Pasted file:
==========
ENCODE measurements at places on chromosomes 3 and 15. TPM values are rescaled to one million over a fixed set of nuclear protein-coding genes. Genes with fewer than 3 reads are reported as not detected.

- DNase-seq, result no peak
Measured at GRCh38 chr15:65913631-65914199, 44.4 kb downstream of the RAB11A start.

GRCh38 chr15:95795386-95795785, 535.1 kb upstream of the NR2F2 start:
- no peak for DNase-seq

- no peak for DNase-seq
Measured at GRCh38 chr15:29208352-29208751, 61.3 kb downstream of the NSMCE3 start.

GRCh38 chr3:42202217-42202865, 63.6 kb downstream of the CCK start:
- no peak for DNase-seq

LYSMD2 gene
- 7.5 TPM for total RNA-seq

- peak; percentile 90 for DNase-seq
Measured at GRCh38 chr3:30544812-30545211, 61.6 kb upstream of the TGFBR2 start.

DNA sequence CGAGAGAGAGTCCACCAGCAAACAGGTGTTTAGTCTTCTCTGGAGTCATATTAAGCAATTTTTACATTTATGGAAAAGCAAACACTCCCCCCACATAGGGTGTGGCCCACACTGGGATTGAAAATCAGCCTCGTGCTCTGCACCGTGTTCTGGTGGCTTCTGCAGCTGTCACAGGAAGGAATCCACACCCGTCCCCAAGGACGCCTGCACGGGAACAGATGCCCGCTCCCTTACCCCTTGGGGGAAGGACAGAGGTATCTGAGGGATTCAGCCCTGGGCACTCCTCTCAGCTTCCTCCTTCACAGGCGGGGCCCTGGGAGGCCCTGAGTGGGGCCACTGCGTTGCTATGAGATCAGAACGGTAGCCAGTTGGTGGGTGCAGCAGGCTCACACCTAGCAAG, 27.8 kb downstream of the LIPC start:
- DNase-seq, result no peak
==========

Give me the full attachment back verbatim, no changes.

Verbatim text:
ENCODE measurements at places on chromosomes 3 and 15. TPM values are rescaled to one million over a fixed set of nuclear protein-coding genes. Genes with fewer than 3 reads are reported as not detected.

- DNase-seq, result no peak
Measured at GRCh38 chr15:65913631-65914199, 44.4 kb downstream of the RAB11A start.

GRCh38 chr15:95795386-95795785, 535.1 kb upstream of the NR2F2 start:
- no peak for DNase-seq

- no peak for DNase-seq
Measured at GRCh38 chr15:29208352-29208751, 61.3 kb downstream of the NSMCE3 start.

GRCh38 chr3:42202217-42202865, 63.6 kb downstream of the CCK start:
- no peak for DNase-seq

LYSMD2 gene
- 7.5 TPM for total RNA-seq

- peak; percentile 90 for DNase-seq
Measured at GRCh38 chr3:30544812-30545211, 61.6 kb upstream of the TGFBR2 start.

DNA sequence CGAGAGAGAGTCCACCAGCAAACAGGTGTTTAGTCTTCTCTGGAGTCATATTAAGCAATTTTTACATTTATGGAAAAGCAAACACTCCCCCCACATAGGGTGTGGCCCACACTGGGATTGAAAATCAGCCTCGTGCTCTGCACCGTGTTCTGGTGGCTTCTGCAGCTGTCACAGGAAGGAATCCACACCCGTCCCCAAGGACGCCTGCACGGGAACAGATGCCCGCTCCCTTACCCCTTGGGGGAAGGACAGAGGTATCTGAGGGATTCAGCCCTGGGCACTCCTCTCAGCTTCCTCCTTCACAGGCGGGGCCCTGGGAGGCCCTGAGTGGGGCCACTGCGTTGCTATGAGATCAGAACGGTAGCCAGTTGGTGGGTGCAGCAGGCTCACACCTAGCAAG, 27.8 kb downstream of the LIPC start:
- DNase-seq, result no peak